Volatility is a given in any financial market. Investment markets are constantly fluctuating up and down based on economic news, world events and other factors. Those who have a long time horizon may not be rattled by short-term volatility. Retirees, though, may not have the luxury of time.

If you’re like most retirees, you’ll rely on your savings and investments for income. A market downturn could threaten your ability to generate income and have a substantial impact on your lifestyle.

You can’t predict how markets may perform in the future. However, you can take steps to minimize your risk exposure and protect your assets. Below are a few tips you may want to consider as you approach retirement:


Review your allocation.

Diversification is an important element in any investment strategy. Simply put, diversification is the idea that you should allocate your funds among many different asset classes. Your allocation should be based on your specific needs, goals and risk tolerance. By utilizing many different types of assets, you avoid risk that’s tied to one specific type of investment.

You may have taken a more aggressive stance as you’ve accumulated money. There is often a relationship between risk and return. If you can tolerate some short-term fluctuation, you may achieve greater long-term return.

As you approach retirement, however, time may not be on your side. This could be a good time to reevaluate your investment strategy and shift toward assets that have less historical volatility. That could reduce the risk that you suffer a sharp downward movement in value as you approach retirement or in the early years of retirement.


Maintain a liquid emergency reserve.

An emergency reserve is always important, but it takes on heightened importance in retirement. As you advance in age, you may become more susceptible to serious injury or illness. This could lead to sizable expenses for medical treatment or long-term care.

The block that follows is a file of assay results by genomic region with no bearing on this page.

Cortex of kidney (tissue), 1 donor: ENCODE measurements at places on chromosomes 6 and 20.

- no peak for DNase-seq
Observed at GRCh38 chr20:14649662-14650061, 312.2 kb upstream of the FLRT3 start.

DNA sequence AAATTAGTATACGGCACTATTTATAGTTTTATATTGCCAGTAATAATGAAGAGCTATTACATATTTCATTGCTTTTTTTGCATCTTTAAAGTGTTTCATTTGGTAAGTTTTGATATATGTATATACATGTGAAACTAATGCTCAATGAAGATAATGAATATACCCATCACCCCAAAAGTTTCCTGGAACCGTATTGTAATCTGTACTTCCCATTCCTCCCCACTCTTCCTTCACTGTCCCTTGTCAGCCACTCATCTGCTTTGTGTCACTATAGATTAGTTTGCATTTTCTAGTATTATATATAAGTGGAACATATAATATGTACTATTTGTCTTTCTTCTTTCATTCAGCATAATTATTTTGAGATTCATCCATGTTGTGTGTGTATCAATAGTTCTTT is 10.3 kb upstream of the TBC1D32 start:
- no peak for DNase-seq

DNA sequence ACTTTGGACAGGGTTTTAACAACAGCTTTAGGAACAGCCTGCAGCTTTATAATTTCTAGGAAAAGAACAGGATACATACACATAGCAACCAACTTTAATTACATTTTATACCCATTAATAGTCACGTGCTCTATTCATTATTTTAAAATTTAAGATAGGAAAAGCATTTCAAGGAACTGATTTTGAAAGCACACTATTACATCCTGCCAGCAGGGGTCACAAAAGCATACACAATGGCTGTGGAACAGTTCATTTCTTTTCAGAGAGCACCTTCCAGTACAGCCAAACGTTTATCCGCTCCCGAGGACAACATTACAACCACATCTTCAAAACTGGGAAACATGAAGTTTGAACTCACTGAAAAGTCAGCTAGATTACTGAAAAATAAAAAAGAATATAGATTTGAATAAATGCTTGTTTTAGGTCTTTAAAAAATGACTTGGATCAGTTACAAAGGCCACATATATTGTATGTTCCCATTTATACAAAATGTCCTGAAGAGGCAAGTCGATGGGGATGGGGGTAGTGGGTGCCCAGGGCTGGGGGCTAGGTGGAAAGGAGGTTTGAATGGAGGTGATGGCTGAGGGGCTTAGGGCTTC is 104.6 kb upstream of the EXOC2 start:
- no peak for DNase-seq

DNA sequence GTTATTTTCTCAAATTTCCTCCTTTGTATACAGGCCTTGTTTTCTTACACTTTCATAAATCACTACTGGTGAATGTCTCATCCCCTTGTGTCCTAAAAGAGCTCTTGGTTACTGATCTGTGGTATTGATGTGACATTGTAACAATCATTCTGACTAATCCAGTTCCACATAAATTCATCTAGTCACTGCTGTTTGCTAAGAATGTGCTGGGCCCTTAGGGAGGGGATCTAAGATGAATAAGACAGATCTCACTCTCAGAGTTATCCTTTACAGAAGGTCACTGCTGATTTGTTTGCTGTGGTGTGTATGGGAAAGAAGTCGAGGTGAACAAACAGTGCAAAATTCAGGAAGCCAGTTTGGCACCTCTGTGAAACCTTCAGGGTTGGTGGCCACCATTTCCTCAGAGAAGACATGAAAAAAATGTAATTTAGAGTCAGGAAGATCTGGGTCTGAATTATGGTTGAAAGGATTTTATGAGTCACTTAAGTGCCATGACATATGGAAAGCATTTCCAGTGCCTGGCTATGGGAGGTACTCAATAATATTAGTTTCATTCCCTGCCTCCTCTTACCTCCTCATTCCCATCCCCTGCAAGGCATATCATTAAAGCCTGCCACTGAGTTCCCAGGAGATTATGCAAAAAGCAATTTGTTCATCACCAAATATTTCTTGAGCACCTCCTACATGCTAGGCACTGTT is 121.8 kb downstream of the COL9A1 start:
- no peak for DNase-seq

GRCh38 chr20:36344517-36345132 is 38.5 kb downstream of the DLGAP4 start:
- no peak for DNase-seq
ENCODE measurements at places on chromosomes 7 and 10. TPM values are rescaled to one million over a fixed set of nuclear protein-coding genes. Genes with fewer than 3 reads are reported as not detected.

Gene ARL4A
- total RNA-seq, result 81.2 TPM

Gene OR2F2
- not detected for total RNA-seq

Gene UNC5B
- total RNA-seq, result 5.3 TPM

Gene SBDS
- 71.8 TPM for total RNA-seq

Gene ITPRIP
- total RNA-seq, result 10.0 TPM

Without an emergency fund, you may be forced to pay for these costs with distributions from your investments. Those withdrawals could amplify the impact of a market downturn, making it more challenging for you to recover.

Instead, keep an emergency reserve available. Use a liquid, low-risk account to hold these funds. If you face an emergency cost, use your fund to cover the expenses. That minimizes your need to take distributions from your investments, and it protects your assets from greater damage.


Don’t make rash, emotional decisions.

It’s natural for a market decline to cause stress and anxiety. You’ve worked hard your entire career to accumulate these assets, and you depend on them to support your lifestyle. A decline in value could have a real impact on your retirement.

However, it’s important to remember that your retirement could last multiple decades. You’ll need growth to generate income and keep up with inflation. If you make an emotional decision to move all your assets into low-risk vehicles, you may also have little opportunity for growth.

Instead, stay focused on your long-term goals. A financial professional can help you take protection steps without sacrificing future long-term growth.

Ready to take a fresh look at your investment strategy? Let’s talk about it. Contact us today at Benefit Resource Partners. We can help you analyze your needs and develop a plan. Let’s connect soon and start the conversation.


Licensed Insurance Professional. This information is designed to provide a general overview with regard to the subject matter covered and is not state specific. The authors, publisher and host are not providing legal, accounting or specific advice for your situation. By providing your information, you give consent to be contacted about the possible sale of an insurance or annuity product. This information has been provided by a Licensed Insurance Professional and does not necessarily represent the views of the presenting insurance professional. The statements and opinions expressed are those of the author and are subject to change at any time. All information is believed to be from reliable sources; however, presenting insurance professional makes no representation as to its completeness or accuracy. This material has been prepared for informational and educational purposes only. It is not intended to provide, and should not be relied upon for, accounting, legal, tax or investment advice. This information has been provided by a Licensed Insurance Professional and is not sponsored or endorsed by the Social Security Administration or any government agency.

17512 – 2018/3/26